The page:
Ghost Town Club of Colorado (GTC) holds monthly meetings featuring guest speakers on a variety of topics related to western history, ghost towns, Colorado history and relevant historic subjects. Past presentation topics include: the adventure, danger and romance of Colorado’s railroads, Denver’s great mansions and the people who inhabited them, and the unusual opportunities and challenges of living in a fire observation tower. There is something for everyone in this group of enthusiastic lovers of Colorado history!
Members also plan, organize, and lead many field trips to ghost towns and/or historic sites. These include day-trips to local sites such as old Fort Lupton to learn about and observe reconstruction of the fort, as well as to the ghost town of Dearfield to explore a hundred-year-old African American agricultural community on the arid high plains. Our excursions may include leisure driving, four-wheel driving, and/or hiking to our destinations.
Our field trips also include weekend excursions such as a motorcoach tour to Nebraska and the Lincoln County Historical Museum depicting a WWII canteen serving more than six million soldiers traveling by train through North Platte.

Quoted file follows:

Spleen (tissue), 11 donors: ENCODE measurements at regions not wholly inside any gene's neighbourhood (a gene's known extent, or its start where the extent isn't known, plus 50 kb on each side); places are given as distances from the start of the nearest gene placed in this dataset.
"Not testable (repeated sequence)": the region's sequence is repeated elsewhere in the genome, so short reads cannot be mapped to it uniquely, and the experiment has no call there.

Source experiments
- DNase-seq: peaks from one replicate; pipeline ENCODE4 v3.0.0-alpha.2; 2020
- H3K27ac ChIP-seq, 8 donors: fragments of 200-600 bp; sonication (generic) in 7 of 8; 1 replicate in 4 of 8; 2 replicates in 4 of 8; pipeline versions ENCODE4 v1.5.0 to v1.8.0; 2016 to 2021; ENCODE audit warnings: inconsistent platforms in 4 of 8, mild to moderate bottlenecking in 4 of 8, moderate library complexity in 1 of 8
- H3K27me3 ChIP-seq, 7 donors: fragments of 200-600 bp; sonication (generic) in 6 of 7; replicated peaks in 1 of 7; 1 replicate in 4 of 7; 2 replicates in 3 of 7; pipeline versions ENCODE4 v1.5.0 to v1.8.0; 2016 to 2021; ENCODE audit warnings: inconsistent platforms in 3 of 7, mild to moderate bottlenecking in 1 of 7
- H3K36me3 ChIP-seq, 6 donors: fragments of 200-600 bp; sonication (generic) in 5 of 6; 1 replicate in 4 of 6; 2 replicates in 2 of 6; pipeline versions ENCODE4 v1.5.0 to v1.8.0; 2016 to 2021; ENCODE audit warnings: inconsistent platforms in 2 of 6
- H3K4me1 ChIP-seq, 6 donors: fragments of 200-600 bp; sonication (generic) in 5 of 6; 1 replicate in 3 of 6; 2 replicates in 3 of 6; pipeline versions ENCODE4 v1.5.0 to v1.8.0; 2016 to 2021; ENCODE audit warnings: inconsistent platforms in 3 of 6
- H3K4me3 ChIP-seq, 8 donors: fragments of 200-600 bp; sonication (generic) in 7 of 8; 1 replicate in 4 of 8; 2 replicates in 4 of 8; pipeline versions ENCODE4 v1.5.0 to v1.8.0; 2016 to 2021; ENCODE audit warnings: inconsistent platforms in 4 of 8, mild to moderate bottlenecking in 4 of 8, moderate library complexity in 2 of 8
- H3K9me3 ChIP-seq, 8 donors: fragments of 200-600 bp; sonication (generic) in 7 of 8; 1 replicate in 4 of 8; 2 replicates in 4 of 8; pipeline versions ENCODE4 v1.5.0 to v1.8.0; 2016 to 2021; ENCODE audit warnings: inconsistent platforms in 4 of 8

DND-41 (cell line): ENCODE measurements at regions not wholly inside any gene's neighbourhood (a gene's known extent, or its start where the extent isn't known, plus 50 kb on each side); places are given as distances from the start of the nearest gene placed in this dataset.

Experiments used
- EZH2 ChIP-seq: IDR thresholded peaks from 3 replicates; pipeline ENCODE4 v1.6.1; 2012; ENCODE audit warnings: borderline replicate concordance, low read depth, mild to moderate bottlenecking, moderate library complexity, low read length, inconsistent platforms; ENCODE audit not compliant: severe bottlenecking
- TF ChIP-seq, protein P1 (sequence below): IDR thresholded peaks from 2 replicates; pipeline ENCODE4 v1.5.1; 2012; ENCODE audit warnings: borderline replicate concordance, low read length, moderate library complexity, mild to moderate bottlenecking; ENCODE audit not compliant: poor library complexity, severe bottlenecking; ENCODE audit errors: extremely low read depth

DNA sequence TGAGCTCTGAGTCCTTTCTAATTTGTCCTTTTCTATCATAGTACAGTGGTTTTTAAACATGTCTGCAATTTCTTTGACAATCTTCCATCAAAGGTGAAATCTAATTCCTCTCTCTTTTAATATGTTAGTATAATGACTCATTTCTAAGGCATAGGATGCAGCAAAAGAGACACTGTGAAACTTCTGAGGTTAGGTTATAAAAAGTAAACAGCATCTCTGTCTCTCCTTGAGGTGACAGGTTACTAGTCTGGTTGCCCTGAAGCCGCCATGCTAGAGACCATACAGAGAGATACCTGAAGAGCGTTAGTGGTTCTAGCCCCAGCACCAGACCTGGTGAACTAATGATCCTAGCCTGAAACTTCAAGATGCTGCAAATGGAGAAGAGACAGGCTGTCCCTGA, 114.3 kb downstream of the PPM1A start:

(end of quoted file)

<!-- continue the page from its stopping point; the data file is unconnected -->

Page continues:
We also organize longer tours traveling to several states and parts of Canada, visiting significant historical sites and monuments, national parks, and local historians along the way.
And lets not forget about historic preservation. The club collects money throughout the year in a preservation fund to distribute at the end of the year to nonprofit historic sites in need of finacial support. Also, we will often help by doing actual preservation work with hands-on labor.
Who are we?
We are a diverse and active group of people with a shared sense of and reverence for history. We honor the significant contributions of many people through our strong desire to study, learn from, and preserve ghost towns and the memory of the people who built and lived in them. Perhaps most importantly, we are a group of friendly people who enjoy getting out, socializing, learning, and having a lot of fun.
How do we operate?
We are a volunteer-run organization. Our board of directors consists of six members who are elected to two-year terms. The president and other officers are elected for a yearly term. Subcommittees plan and execute special projects such as the yearly banquet, preservation fund awards, volunteer coordination, or outreach activities, to name a few.
Snapshot of GTC History
During the first three meetings of the Club back in 1958 when organizers were trying to decide on a name for the club, one lone stranger kept insisting that “toll roads” be added to the name. Finally Ghost Town Club of Colorado was “railroaded” through. In December 1963, the Club was legally incorporated with the Secretary of State.
First dues for the Club were $1 a year. In 1979, dues were $5 a year. Slowly postage, printing, insurance and rent have caused minimal increases. It’s been many a year since we had to raise the dues, and as Dick Ramsey says, “It’s still the best bargain in town.”